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Let $K$ be a skew-field, infinite dimensional over its center $F$.

From Kaplansky's PI-theorem it then follows that $K$ cannot satisfy a polynomial identity (the theorem says that primitive PI-algebras have finite dimension over their center).

There, a GPI (generalized polynomial identity) has coefficients from the center $F$. If the coefficients are arbitrary, one has a GI (generalized identity), and a theorem by Amitsur describing the possible structure of $K$.

In my research, I now came upon skew-fields which might satisfy a "skew" GPI in the following sense: Let $\sigma$ be an involutory antiautomorphism of $K$ and $\gamma$ an automorphism of $K$ of order 1 or 2. For simplicity, let's restrict to the case that $\sigma$ and $\gamma$ commute.

Is it possible that $K$ satisfy an "skew" GPI, meaning that coefficients are arbitrary from $K$, and the GPI contains not just $x$, but also $x^\gamma$, $x^\sigma$ and $x^{\gamma\sigma}$ ? The case with a single unknown is all that interests me.

I actually kinda hope these skew fields don't exist respectively must be finite dimensional over their center.

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The third sentence doesn't seem to parse (though it more or less clear what you want to say there). –  Pasha Zusmanovich Aug 26 '11 at 13:35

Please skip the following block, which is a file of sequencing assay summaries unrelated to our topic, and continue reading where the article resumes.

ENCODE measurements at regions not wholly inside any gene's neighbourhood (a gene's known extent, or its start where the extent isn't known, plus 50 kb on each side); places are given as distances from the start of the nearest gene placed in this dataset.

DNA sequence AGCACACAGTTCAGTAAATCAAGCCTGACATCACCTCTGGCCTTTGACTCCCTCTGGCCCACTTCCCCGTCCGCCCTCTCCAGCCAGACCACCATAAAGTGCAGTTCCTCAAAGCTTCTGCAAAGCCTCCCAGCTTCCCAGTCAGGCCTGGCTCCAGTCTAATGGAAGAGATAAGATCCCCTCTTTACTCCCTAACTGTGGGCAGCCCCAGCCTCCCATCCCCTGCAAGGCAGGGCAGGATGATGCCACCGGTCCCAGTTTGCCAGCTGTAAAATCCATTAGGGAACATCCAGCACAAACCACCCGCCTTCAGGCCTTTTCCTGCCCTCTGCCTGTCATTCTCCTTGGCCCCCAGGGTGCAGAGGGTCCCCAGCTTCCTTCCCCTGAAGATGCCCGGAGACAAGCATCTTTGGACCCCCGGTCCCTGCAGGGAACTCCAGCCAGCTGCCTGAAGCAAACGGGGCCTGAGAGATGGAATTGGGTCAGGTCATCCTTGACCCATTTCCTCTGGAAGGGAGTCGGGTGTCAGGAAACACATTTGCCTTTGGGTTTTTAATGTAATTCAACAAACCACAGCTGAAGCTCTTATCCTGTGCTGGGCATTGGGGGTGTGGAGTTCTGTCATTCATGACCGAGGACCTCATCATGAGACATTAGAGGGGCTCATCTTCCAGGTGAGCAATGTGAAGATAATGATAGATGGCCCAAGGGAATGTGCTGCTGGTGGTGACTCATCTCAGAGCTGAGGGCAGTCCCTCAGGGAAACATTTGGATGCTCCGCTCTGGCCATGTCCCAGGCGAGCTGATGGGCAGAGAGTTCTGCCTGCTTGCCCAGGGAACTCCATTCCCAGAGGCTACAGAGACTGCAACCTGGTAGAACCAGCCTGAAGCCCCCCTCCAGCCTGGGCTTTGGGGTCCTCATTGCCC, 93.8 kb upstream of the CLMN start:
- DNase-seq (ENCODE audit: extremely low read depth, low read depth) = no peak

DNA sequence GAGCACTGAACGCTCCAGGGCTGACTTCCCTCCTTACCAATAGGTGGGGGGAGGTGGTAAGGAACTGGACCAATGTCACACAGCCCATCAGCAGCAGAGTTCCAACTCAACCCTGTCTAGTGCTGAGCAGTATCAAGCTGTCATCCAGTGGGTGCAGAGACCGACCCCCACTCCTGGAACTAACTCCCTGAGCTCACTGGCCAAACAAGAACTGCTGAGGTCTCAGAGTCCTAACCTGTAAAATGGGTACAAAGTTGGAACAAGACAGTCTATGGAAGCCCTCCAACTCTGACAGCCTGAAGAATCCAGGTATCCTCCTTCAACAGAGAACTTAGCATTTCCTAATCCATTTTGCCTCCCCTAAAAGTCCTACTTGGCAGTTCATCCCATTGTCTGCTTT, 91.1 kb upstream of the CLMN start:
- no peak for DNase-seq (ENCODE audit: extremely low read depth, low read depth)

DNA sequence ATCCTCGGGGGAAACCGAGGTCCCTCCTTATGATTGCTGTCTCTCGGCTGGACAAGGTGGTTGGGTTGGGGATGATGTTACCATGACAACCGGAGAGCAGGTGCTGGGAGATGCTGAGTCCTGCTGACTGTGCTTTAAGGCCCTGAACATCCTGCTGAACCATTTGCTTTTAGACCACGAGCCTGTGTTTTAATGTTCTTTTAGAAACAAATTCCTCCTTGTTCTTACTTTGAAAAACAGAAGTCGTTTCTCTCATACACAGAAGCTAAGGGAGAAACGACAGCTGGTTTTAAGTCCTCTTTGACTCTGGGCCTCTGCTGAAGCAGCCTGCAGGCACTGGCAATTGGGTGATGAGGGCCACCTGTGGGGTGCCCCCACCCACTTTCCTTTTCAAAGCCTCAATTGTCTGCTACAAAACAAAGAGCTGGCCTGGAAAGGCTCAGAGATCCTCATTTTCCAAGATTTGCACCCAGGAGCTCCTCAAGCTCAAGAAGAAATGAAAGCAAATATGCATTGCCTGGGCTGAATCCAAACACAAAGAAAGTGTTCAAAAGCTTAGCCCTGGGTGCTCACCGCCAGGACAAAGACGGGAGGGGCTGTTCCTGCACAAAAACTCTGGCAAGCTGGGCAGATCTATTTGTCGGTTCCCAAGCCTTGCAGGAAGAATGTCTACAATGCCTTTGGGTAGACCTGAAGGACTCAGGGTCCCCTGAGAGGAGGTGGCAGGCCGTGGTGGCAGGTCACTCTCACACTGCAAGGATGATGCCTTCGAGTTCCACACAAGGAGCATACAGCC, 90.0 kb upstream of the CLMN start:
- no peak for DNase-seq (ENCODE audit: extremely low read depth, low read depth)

There is array of results about identities of rings with involution (due to Amitsur and others). I am not absolutely sure whether also GPI with involutions of some sort were considered at certain point, but I would be surprised if they weren't (so your hope about finite-dimensionality - not sure what does "resp." means - seems to be plausible). –  Pasha Zusmanovich Aug 26 '11 at 13:49
Fixed the third sentence, thanks (it's still a bit vague, but hopefully less confusing than before). –  Max Horn Aug 26 '11 at 17:24
"resp." meant "respectively", I clarified my question accordingly, thanks. As by your suggestion, I found some results by Amitsur regarding identities of rings with involutions and will take a look if they help (I wonder how I missed those before). Note that part of my problem is that there is both an involution $\sigma$ but also an automorphism $\gamma$ of order 2. But maybe I can reduce to a subfield where $\gamma$ is trivial (however, this subfield then better be stable under $\sigma$ and infinite) Thanks again! –  Max Horn Aug 26 '11 at 17:29
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